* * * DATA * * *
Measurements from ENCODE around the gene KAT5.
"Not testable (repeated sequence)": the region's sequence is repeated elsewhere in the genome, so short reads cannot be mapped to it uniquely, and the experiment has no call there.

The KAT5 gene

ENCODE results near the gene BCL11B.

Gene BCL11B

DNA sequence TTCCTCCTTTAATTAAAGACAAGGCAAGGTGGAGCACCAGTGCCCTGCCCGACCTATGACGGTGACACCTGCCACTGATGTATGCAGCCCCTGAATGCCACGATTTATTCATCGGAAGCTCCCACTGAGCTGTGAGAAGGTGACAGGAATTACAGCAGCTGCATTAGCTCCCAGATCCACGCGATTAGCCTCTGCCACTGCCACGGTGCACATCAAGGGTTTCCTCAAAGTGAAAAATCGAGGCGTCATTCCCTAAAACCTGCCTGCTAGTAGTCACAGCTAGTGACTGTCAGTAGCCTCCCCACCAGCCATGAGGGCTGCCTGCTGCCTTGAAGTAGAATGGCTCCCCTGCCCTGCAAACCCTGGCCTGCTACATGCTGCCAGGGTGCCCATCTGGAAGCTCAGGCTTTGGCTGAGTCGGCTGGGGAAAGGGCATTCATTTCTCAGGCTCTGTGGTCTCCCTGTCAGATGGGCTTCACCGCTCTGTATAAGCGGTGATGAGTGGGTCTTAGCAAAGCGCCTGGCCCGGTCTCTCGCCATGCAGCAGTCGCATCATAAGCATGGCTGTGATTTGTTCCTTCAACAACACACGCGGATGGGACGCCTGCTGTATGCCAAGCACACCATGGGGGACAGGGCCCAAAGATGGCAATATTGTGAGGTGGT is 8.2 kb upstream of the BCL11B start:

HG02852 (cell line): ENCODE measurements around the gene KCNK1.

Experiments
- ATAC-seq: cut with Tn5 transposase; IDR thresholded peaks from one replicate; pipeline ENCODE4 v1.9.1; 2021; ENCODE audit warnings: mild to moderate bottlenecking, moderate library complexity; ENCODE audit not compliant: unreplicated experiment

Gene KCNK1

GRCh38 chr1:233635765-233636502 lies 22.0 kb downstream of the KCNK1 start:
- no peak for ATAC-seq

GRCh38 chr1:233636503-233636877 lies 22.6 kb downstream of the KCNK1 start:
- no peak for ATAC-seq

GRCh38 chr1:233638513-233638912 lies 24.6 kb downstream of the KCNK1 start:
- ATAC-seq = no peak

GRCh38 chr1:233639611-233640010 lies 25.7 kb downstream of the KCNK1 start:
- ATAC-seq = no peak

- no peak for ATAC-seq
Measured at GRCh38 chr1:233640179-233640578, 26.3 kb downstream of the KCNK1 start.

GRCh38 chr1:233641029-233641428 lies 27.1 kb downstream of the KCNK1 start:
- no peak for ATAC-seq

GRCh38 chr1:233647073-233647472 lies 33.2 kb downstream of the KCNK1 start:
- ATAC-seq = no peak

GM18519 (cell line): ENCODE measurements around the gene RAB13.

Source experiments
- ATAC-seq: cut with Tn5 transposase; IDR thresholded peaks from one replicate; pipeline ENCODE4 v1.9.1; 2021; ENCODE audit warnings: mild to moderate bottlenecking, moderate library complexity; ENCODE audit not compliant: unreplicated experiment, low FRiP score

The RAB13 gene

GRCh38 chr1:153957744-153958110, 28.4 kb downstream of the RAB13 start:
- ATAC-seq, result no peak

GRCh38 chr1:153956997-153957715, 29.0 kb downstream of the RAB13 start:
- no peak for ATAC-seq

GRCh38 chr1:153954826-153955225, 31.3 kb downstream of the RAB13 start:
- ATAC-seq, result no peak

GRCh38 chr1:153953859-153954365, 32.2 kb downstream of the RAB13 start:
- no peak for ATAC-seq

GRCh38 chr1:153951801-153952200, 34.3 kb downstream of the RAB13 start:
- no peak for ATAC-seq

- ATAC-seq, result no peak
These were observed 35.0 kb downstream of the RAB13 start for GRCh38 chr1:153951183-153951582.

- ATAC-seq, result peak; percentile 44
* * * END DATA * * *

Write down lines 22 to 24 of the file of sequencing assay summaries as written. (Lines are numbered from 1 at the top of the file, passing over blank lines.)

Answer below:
- no peak for ATAC-seq

GRCh38 chr1:233647073-233647472 lies 33.2 kb downstream of the KCNK1 start:
- ATAC-seq = no peak